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Re: ERC and LT

BMWMOA held a mini-rally at the BMW Performance Center in Spartanburg, SC (actually in Greer as we locals know) last weekend. Pre-registration closed before I heard about the event but I stopped by Saturday afternoon for a look-see. I arrived 30 minutes too late to participate in an ERC (I think the class was booked but they had some no-shows), but I observed for a while.

I would like to take the ERC but I was glad I had not attempted it cold. Mine would have been the only LT on the course, too.

The ERC was pretty cool. All kinds of BMWs, including a couple of well-kept K75s, a Ural with sidecar on the sidelines, and one of the instructors was doing demos on an older Airhead with "ABS" emblems glued onto the front brake housing. That was good for a smile.
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post #10 of 16 Old Oct 17th, 2008, 6:39 pm
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Re: ERC and LT

Quote:
Originally Posted by alstrickland55
If I remember correctly, the guy on the GT was the only one to do the figure 8.
And one handed, too. I'd have done it on an LT, if one of y'all would have loaned me yours.

It can be done, if you are comfortable and confident on the LT and know your own limits.

Ken
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post #11 of 16 Old Oct 17th, 2008, 6:42 pm
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Re: ERC and LT

Hey Ken, You have to understand Al is old and has a hard time keeping it up.

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post #12 of 16 Old Oct 17th, 2008, 8:03 pm
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Re: ERC and LT

Quote:
Originally Posted by Agent86
Has anyone taken the LT through the Experienced Rider Course? I've taken the course on an RT and a GS, but worried the LT would wear me out and I'm not sure I could do those figure 8 boxes on the beast.
Yes took it on my LT a couple years ago. Recommend it highly. Yes the morning was a challenge for me but by the afternoon I was running circles around some of the other bikes.

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post #13 of 16 Old Oct 17th, 2008, 8:53 pm
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Re: ERC and LT

I recently did the ERC on my 2K LT. It was a piece of cake when I followed all the advice I got from you guys. U-Turns weren't a problem when I remembered to look over my shoulder to where I wanted to go. The instructor should take you through all the "baby steps" to allow you to do it with confidence.

My advice - Take the course!!!

Jim
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post #14 of 16 Old Oct 17th, 2008, 11:23 pm
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Re: ERC and LT

Quote:
Originally Posted by Steve_R
Hey Ken, You have to understand Al is old and has a hard time keeping it up.


It really hit home to me how many folks are riding well above their means when I was coming in to the Gatlinburg CCR. We were following a couple of LTs, and one guy in particular could barely keep the bike in between the painted lines. The road was rather twisty but the speeds were slow, and this guy clearly had no concept of cornering lines, countersteering, speed control, braking, or even how to lean into a corner. I was actually scared for him, and his passenger.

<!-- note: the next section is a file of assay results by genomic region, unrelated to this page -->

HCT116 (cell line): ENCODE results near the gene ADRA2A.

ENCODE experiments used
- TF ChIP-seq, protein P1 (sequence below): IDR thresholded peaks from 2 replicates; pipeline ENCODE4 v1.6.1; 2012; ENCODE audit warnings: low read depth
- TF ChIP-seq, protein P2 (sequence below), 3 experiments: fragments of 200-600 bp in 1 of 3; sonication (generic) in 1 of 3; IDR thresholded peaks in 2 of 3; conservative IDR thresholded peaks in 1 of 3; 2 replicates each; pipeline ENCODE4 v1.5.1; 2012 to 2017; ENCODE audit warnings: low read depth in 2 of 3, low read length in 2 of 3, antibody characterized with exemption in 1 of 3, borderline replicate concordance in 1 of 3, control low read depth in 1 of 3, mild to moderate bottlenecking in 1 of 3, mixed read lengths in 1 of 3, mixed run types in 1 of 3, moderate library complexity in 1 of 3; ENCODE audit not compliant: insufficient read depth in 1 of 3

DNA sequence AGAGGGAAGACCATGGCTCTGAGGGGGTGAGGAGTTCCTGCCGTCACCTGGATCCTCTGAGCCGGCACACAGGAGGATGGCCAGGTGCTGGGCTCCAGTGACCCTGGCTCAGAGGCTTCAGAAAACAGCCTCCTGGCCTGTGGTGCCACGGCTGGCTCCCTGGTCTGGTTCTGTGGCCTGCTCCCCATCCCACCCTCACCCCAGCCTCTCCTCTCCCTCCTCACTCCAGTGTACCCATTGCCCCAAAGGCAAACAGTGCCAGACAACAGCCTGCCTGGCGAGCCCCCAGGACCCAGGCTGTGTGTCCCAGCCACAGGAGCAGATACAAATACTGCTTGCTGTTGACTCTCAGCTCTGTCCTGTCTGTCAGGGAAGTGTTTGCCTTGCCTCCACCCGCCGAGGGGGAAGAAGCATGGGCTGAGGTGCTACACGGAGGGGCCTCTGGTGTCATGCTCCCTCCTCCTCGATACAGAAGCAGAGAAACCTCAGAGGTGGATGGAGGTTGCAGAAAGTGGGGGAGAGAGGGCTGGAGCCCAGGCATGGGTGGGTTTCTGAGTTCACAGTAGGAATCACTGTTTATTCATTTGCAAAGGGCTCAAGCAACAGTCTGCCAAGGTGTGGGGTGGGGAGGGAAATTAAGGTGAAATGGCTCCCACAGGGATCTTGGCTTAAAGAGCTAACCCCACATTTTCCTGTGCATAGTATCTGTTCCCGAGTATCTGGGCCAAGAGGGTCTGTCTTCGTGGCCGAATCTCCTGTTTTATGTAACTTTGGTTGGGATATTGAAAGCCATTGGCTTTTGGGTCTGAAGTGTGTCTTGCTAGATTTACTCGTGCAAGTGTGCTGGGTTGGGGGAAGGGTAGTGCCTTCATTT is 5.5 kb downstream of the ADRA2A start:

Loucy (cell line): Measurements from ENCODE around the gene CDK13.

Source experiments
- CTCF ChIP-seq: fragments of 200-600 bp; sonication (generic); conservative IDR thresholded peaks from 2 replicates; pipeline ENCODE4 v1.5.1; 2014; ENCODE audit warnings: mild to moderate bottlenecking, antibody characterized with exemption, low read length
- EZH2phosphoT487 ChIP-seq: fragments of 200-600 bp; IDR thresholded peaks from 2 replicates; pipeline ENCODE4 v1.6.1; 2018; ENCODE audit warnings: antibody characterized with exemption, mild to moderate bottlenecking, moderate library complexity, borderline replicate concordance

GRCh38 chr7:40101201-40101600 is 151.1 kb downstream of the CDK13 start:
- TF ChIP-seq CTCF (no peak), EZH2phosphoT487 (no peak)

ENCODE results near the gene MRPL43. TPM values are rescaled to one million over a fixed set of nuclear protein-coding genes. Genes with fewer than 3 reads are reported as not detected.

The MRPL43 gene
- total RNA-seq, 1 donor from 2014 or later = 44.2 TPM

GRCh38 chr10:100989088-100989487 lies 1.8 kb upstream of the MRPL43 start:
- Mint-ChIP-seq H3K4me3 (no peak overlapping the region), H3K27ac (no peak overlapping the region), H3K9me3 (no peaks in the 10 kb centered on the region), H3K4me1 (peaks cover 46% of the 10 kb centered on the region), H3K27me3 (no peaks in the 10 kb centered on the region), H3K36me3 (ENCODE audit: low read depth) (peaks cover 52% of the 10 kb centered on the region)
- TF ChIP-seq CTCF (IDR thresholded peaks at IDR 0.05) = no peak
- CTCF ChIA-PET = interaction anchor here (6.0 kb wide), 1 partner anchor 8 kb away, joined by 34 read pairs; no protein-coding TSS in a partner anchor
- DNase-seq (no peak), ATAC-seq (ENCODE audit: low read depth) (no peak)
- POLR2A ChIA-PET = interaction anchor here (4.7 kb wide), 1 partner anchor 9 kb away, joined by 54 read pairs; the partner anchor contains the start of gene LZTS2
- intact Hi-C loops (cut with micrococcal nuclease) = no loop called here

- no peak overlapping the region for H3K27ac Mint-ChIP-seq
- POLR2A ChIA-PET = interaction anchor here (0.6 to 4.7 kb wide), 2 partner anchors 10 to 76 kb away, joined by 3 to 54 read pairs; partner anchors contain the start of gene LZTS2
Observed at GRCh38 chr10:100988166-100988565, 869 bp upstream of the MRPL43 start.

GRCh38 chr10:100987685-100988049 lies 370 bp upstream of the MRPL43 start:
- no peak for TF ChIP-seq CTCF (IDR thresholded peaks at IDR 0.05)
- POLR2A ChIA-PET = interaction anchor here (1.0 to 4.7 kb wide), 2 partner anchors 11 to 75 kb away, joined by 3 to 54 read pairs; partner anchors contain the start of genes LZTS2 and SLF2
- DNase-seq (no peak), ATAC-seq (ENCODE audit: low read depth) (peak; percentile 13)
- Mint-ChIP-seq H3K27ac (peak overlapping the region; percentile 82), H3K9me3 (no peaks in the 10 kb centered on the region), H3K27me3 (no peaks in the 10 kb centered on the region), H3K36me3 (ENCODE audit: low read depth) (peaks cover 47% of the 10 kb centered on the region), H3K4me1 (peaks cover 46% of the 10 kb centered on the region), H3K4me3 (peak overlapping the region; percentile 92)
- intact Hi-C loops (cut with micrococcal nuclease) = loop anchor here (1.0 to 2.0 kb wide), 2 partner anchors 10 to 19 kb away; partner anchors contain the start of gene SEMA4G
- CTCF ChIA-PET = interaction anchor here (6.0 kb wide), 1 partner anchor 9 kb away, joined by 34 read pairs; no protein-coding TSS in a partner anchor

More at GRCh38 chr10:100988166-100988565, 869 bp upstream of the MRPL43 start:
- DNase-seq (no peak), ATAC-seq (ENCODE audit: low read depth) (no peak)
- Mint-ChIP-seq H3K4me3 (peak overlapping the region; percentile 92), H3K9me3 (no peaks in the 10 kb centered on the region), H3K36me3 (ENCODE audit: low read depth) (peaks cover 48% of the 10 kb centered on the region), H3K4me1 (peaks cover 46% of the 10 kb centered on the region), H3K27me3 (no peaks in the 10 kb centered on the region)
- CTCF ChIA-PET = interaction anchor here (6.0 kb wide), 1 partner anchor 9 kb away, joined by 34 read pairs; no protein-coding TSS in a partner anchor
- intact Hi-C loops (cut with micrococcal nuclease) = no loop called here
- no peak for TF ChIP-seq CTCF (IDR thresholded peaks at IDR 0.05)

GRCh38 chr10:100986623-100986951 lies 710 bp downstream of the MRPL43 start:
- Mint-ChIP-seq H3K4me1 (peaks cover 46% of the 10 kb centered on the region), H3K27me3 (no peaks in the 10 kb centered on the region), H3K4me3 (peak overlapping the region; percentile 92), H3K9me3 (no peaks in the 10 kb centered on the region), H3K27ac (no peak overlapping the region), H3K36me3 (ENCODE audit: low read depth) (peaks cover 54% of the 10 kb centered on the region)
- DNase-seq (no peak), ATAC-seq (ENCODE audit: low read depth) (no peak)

It doesn't matter if it's a Beemer, Hog, or SuperSports bike - just because you can afford it, doesn't mean that you have the skills to ride it.

Since then, I've ridden with various groups over the years. Sometimes I'm up front playing, and sometimes I'm hanging in the back. When I see someone who's clearly not comfortable on the bike, I'll try to initiate a polite but gentle conversation about rider skills, and suggest a local training course. Usually they're aware of their limitations and appreciate the input and advice. Not always, but usually.

I still remember the time that a well-known LT group was playing on some local mountain roads and had stopped for a break at a rural market. Suddenly the "leaders" decided it was time to go riding again, so they suited up and took off in quite a hurry. I finished up my mentoring conversation and suited up. Just then the newbie pulled up alongside me and said that he had absolutely no idea where in the heck he was. I didn't either, but I did have a gps so we managed alright.

Ken
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'13 Dark Graphite Metallic K16GTLD, 24K miles
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'03 Anthracite Metallic K12LTC, 66K miles
'02 Mauve Metallic K12LTC, 106K miles and sold
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post #15 of 16 Old Oct 18th, 2008, 10:47 am
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Re: ERC and LT

Quote:
Originally Posted by razman10
How big are the boxes? How much space do you have?
28'X64' for the ERC, the BRC box is a little smaller. 24'/20'X60'. Like all things that you do well, it take the above mentioned "Practice, Practice, Practice"

Bill Jennings, fhp
Denison, TX

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post #16 of 16 Old Oct 20th, 2008, 4:00 pm
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Re: ERC and LT

28' is fairly easy. 24' I can do regularly. 20' I can hit occasionally. It does take practice and proper technique. One of our coaches likes to stress that "practice make permanent". So you have to use the good techniques to make the skills work properly. Several of the Southeastern guys took an ERC last year I think on their LTs and all had a good time and no problems.

Go for it. If you are uncomfortable at first, don;t let yourself get into a dropping situation. It's not "life or death" on the range. the figure 8 box is a "convenience skill" more than a lifesaver. Do the best, practice, and try to not get yourself into a tighter situation than you are comfortable with.

Randy